In his role as a postal inspector, Carroll Harris helps protect veterans from scams.
For him, the job is personal.
Harris is a lieutenant colonel in the Marine Corps Reserve who has spent the past 28 years working closely with men and women who wear the nation’s uniform.
“When I first joined the Marines, I was just looking for an adventure,” he said. “It ended up opening a lot of doors for me professionally.”
Harris joined the Marines in 1990 and served for a decade, then left active duty and became an agent with the Drug Enforcement Administration. He worked with postal inspectors on a drug interdiction mission, and hearing their stories encouraged him to switch gears and become an inspector himself in 2008.
Today, he serves as lead for the Inspection Service communications unit at USPS headquarters in Washington, DC.
“As the Inspection Service communications lead, most of the job is collaborating with others to clearly articulate the Inspection Service identity, mission and value to the American public,” Harris said.
His portfolio includes Operation Protect Veterans, a national campaign to warn former and current service members about scams targeting veterans.
USPS, which employs more than 100,000 veterans, is working with the Inspection Service to promote Operation Protect Veterans in May, which is Military Appreciation Month.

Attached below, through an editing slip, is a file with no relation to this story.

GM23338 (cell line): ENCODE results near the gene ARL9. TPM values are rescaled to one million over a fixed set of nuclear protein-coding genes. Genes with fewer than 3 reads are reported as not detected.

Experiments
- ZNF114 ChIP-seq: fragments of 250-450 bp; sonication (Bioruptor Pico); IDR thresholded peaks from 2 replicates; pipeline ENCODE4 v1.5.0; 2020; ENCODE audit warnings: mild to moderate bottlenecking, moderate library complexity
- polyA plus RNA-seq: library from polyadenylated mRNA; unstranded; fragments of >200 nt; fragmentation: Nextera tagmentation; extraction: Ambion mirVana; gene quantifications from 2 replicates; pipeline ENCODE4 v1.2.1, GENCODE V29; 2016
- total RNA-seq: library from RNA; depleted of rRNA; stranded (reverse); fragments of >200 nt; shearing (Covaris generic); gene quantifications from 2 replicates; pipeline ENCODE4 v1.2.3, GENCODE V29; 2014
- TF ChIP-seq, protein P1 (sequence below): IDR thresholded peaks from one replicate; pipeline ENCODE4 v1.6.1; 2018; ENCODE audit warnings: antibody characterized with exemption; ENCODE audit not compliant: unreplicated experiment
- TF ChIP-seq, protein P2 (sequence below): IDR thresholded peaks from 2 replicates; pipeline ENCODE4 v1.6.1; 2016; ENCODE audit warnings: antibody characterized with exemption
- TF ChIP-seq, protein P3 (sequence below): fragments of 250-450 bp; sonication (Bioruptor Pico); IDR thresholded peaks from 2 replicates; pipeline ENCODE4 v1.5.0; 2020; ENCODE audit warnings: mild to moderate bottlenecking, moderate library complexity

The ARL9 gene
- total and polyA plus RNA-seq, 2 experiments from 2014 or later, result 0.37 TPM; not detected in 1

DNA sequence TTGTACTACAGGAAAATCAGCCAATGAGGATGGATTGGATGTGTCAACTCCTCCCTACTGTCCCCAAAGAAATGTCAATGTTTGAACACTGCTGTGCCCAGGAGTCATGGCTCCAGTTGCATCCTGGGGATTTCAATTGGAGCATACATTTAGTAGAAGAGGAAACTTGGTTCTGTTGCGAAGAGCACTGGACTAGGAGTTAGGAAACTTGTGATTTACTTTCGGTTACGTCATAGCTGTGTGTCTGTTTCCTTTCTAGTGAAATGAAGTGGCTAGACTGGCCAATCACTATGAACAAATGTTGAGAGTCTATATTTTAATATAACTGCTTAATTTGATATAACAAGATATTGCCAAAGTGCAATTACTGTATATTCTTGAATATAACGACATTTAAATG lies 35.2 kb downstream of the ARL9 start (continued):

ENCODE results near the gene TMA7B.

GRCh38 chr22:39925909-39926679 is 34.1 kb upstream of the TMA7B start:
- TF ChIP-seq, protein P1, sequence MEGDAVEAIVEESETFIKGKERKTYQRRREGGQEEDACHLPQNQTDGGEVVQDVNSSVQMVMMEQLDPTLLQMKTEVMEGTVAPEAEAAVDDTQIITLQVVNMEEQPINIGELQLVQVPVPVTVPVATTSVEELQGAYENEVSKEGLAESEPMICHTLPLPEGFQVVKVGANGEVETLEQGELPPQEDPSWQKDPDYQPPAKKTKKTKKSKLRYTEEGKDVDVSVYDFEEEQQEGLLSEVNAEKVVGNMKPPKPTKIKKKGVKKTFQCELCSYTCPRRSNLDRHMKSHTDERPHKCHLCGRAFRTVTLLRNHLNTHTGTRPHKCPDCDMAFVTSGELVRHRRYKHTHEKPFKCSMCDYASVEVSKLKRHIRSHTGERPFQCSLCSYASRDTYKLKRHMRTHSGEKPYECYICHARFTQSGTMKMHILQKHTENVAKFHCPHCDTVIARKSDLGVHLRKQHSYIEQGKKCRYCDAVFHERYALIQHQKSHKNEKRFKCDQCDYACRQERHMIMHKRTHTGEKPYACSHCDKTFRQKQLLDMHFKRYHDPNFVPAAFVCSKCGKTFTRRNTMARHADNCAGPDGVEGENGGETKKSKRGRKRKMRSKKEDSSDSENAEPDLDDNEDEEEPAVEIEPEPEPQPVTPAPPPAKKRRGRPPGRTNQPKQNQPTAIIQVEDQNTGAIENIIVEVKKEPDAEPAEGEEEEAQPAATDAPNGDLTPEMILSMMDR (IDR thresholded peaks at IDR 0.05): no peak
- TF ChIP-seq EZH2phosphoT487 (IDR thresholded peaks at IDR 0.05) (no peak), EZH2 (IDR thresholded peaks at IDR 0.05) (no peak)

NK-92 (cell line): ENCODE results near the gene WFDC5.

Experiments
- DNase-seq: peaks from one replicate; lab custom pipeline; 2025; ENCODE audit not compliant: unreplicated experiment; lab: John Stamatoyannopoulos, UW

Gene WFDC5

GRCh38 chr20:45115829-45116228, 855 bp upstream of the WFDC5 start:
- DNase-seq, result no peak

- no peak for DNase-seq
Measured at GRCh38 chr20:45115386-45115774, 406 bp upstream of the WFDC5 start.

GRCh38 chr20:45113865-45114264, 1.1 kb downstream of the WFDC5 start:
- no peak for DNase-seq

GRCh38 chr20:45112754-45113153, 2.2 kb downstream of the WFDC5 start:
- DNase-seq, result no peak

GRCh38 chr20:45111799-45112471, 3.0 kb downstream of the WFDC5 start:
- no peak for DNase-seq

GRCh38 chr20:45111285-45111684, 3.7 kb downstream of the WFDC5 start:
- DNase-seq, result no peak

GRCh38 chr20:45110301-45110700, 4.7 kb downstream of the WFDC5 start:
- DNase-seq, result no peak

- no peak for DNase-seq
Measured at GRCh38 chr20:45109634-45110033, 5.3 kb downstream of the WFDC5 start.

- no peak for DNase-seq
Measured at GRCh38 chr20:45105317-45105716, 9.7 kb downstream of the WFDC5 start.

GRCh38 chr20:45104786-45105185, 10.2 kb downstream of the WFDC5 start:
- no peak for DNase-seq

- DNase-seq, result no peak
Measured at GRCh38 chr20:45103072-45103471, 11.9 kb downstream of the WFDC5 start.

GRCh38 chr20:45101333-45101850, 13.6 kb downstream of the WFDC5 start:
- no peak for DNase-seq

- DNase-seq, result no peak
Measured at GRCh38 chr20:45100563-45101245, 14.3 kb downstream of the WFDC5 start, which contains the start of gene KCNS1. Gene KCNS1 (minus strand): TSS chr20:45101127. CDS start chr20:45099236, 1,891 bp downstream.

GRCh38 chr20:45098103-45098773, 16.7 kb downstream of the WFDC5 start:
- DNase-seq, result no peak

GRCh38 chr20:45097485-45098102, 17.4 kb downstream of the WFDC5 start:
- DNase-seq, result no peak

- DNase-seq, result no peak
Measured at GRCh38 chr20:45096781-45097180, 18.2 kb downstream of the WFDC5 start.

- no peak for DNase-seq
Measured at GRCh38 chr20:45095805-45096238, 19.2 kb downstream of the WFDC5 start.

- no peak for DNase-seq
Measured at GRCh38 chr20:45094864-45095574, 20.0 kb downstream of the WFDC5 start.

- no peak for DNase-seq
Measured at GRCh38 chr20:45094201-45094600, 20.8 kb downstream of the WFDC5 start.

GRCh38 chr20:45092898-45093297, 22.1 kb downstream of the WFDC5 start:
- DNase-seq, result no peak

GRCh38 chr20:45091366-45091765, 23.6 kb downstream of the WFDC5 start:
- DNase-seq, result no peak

Inspection Service National Public Information Officer Andrea Avery said Harris has the drive to make Operation Protect Veterans a success.
“Carroll brings a remarkable energy to every task, which he maintains day in and day out,” Avery said. “I often question if he ever sleeps.”
As a lieutenant colonel in the Marine Corps Reserve, Harris works as a field historian. His job is to deploy with combat units and interview and photograph those who had been involved in combat.
His work is entered into the Marine archives for future use by historians, military planners, academics and the press. He co-wrote a book that documents through photographs the experience of the Third Marine Aircraft Wing during the 2003 invasion of Iraq.
Postal inspectors are required to work 10-hour days, but what free time Harris has is devoted to his family, deer hunting in the winter, and kayaking in the summer. Or, in his words: “Pretty much anything that involves moving and being outdoors.”
Harris plans to retire from the Marine Corps in a couple of years after three decades of service, and he is eligible to retire in six years from the Inspection Service.
“I’m open to the idea of retirement,” he said. “But, if history serves as a lesson, then I’ll probably end up on another adventure.”